“It helps me to see what we’re doing with these guys, it’s not just a team for a season, but they’re part of a program,” Casperson said.
He also expressed appreciation for support from the community in general.
“This doesn’t happen in a vacuum,” Casperson said, mentioning local business sponsors and fans among other supporters. “We appreciate everything they do to support us.”
The Alaska School Activities Association March Madness 3A/4A State Championship Tournament is set for March 23-26 at the Alaska Airline Center in Anchorage.
Process of tournament elimination
The Thunder Mountain High School boys and girls teams and JDHS girls team were all eliminated from the tournament earlier on Friday —but the JDHS girls’ season might not be over.
After the tournament, the JDHS girls have an 18-8 record, going 6-6 in conference games and could receive an at-large bid for the state tournament.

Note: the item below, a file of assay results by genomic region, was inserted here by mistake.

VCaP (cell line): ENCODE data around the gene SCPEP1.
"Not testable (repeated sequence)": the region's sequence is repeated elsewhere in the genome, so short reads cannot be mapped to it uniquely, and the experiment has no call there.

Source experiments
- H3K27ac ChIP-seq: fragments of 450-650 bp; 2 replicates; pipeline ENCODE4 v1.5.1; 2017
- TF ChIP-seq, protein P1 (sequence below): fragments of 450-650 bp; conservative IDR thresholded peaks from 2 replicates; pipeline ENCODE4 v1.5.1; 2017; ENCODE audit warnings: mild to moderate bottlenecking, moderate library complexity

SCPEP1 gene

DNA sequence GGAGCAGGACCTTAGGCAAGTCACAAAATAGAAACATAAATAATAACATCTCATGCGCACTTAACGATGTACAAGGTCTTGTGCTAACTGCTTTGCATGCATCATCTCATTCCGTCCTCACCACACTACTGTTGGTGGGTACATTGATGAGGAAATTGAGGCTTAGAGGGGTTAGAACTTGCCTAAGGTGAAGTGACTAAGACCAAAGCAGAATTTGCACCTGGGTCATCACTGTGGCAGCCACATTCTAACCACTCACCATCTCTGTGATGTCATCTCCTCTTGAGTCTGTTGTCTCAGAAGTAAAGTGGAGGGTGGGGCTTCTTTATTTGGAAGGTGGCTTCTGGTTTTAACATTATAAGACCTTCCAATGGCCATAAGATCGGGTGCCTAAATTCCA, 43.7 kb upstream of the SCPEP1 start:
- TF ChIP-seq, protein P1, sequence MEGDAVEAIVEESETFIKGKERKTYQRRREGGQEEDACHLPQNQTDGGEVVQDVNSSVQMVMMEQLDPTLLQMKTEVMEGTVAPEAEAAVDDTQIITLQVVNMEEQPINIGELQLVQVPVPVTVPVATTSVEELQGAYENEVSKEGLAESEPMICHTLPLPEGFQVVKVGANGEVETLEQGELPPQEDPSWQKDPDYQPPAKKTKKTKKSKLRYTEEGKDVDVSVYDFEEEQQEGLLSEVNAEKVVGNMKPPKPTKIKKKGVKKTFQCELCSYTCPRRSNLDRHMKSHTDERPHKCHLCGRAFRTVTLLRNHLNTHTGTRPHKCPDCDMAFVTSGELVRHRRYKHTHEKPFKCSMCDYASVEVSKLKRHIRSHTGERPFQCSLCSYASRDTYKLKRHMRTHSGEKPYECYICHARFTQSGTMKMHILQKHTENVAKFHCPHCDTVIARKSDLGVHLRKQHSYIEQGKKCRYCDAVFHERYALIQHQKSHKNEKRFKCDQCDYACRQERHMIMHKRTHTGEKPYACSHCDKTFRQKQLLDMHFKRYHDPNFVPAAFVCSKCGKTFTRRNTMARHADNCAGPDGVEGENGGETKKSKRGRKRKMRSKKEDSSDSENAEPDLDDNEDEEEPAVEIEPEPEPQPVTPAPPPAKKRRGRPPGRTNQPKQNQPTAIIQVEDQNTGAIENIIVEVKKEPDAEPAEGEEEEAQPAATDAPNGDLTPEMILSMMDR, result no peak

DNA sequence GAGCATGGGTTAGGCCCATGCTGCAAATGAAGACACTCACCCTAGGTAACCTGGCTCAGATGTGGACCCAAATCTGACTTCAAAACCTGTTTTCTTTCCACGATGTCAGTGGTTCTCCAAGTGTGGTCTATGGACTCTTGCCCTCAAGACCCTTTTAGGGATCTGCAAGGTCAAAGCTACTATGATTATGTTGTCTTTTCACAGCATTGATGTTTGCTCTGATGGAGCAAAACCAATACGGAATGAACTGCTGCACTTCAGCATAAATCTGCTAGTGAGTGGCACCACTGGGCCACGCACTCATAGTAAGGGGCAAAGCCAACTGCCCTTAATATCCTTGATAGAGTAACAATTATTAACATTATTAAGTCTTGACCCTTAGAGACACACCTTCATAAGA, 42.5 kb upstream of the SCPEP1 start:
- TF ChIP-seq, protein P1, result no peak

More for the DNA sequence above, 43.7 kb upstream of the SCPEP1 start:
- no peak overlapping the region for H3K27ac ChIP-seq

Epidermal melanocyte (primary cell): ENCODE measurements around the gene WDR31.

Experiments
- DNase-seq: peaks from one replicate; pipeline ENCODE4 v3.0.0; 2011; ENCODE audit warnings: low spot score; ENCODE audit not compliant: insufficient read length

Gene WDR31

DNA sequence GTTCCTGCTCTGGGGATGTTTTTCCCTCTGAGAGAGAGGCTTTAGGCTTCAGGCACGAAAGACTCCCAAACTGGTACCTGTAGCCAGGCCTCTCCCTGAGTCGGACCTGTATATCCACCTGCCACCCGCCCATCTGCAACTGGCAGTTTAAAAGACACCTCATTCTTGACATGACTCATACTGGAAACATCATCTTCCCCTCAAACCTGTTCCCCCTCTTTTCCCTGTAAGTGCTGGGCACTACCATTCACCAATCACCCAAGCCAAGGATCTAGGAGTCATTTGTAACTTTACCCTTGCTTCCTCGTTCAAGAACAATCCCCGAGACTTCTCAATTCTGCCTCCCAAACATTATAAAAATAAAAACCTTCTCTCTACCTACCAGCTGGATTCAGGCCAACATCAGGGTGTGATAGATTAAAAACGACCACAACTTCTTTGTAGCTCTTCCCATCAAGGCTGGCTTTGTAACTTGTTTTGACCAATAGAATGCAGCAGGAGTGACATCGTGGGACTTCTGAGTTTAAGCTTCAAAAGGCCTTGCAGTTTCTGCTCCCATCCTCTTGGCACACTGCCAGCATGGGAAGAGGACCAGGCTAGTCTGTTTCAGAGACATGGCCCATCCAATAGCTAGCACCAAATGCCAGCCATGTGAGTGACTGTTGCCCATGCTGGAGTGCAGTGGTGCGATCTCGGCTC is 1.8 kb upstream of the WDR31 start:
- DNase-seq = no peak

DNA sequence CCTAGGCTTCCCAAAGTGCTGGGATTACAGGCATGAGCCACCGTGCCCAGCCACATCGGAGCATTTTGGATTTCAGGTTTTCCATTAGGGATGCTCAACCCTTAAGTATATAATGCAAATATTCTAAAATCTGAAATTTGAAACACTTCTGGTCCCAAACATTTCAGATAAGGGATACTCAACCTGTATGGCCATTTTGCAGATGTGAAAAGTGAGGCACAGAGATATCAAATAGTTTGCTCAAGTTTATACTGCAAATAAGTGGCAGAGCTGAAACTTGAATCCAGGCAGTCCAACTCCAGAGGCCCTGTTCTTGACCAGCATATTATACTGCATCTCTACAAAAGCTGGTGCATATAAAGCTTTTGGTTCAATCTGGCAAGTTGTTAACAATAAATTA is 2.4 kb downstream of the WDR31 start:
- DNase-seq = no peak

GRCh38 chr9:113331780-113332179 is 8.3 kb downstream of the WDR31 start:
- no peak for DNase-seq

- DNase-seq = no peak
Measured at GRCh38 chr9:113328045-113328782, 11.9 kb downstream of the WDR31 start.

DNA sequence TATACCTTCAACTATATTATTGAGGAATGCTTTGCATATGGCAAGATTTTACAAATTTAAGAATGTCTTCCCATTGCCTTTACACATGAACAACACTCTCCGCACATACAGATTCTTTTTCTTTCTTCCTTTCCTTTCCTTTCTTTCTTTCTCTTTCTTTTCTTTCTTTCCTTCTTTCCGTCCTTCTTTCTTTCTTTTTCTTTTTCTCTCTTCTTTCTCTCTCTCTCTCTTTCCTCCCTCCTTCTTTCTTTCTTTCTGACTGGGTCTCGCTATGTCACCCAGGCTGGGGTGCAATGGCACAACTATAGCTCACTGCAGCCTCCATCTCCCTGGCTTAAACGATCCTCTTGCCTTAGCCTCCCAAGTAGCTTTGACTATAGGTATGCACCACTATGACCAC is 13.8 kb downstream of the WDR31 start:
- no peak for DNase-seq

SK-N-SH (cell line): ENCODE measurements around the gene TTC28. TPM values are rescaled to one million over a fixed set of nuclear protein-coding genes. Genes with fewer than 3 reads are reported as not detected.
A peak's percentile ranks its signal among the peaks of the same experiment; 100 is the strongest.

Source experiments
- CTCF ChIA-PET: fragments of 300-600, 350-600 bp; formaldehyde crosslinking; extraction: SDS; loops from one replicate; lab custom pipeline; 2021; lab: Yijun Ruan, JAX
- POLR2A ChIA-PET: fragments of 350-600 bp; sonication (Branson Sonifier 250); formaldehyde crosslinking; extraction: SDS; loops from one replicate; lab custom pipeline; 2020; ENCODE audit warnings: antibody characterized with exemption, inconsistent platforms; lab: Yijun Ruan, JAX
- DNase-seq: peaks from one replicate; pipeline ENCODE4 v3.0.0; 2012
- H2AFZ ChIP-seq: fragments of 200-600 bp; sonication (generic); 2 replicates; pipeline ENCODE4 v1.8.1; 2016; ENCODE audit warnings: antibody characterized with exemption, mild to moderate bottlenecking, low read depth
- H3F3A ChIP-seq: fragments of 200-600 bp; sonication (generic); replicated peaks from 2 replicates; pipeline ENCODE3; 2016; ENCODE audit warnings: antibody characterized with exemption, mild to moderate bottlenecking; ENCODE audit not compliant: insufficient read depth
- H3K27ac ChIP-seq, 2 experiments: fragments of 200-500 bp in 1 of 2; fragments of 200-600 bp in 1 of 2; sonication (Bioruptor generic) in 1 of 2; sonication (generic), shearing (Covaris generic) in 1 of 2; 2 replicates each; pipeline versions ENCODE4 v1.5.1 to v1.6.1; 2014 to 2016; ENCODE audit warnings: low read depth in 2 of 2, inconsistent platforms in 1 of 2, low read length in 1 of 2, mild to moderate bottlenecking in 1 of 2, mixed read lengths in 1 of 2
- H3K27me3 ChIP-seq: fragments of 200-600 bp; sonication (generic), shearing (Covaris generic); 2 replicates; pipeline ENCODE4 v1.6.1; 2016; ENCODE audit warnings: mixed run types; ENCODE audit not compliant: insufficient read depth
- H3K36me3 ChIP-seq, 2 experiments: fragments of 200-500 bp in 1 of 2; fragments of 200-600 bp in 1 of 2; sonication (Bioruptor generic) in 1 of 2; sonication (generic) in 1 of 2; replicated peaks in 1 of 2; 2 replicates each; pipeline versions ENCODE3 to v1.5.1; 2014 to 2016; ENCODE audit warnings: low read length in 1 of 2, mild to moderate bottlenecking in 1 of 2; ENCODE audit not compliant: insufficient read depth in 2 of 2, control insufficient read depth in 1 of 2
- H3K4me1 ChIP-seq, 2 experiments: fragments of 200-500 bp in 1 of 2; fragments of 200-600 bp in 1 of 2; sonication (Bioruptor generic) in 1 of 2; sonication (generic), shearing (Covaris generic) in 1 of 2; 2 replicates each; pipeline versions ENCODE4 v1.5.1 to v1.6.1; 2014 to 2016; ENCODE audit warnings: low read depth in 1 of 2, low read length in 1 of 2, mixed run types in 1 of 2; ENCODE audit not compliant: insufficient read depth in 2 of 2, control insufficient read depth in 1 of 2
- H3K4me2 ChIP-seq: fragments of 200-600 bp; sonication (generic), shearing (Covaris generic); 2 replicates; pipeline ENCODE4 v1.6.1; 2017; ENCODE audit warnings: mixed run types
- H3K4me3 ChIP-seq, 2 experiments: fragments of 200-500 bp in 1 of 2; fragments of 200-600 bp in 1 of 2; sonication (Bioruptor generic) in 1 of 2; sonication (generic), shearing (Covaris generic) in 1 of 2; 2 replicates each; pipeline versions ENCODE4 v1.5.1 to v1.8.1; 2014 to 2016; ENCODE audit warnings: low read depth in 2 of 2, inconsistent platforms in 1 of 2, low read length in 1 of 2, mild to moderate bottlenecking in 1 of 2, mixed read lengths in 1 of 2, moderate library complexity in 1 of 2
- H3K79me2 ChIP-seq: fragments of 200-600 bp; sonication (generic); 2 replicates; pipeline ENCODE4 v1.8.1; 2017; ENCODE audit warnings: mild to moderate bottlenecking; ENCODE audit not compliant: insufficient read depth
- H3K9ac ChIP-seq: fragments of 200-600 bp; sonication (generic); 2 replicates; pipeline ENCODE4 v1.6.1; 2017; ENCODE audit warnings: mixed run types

In a Saturday interview, coach Steve Potter said that’s something the team will find out on Sunday, March 20. With losses only coming at the No. 2, 3 and 4 girls teams in the state, Potter said being selected for the tournament seems like a strong possibility.
“We’re going to practice like we have games,” Potter said, adding that there’d at least be one game off following a tough tournament. “We’ll practice and try to get ourselves in a position to win a couple more games.
The Juneau-Douglas girls won a game and lost a game on Friday.
The TMHS girls fell 43-18 to the JDHS girls in an early game. Thunder Mountain finished the season with a 7-18 record and a 0-10 in-conference record.
TMHS coach Andy Lee said his team showed signs of growth throughout a season that featured games against most of the state’s top teams as well as a tournament game against Sierra Canyon School, one of the top teams in the nation.
Lee said games would not have been as competitive without Thunder Mountain’s seniors who bought the program’s younger players time to grow.
“We overcame a lot of adversity as a young team, and I thought we showed a lot of resilience and mental toughness at the end of the season to keep going and look at every game as an opportunity to grow,” Lee said.